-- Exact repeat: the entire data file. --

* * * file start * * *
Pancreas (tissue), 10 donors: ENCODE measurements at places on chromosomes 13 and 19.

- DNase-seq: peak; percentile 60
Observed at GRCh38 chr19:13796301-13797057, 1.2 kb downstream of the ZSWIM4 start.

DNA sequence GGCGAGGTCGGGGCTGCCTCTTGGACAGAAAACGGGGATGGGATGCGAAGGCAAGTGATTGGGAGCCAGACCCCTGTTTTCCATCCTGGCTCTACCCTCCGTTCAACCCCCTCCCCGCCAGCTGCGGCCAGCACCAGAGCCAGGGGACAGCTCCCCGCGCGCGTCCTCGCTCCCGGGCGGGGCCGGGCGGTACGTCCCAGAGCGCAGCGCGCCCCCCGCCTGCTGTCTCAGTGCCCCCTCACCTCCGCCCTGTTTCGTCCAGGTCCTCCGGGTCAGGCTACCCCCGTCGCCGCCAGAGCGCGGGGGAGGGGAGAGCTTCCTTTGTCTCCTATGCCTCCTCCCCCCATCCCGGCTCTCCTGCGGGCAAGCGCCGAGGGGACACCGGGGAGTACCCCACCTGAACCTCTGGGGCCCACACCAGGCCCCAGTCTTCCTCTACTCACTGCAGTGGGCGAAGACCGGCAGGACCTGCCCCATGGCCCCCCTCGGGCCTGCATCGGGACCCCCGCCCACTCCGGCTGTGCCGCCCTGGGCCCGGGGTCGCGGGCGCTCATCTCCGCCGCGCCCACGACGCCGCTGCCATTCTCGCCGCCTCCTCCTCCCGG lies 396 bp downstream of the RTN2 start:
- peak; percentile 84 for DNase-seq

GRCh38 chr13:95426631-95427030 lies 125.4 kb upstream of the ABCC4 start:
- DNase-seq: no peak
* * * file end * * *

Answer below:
Pancreas (tissue), 10 donors: ENCODE measurements at places on chromosomes 13 and 19.

- DNase-seq: peak; percentile 60
Observed at GRCh38 chr19:13796301-13797057, 1.2 kb downstream of the ZSWIM4 start.

DNA sequence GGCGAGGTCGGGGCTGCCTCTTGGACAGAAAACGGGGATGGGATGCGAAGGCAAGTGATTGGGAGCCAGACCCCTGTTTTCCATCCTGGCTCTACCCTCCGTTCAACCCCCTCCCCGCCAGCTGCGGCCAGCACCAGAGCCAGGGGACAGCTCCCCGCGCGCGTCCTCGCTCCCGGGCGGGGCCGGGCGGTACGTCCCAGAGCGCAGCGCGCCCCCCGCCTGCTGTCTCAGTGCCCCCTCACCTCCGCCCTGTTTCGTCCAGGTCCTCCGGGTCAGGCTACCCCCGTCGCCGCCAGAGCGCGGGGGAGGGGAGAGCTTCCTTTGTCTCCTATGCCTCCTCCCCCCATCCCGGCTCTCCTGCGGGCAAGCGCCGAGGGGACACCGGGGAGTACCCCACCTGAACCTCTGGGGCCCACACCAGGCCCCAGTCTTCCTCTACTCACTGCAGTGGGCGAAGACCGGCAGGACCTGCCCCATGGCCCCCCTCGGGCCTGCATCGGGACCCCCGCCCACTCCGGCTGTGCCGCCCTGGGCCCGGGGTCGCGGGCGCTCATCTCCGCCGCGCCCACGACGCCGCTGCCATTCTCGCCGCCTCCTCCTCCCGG lies 396 bp downstream of the RTN2 start:
- peak; percentile 84 for DNase-seq

GRCh38 chr13:95426631-95427030 lies 125.4 kb upstream of the ABCC4 start:
- DNase-seq: no peak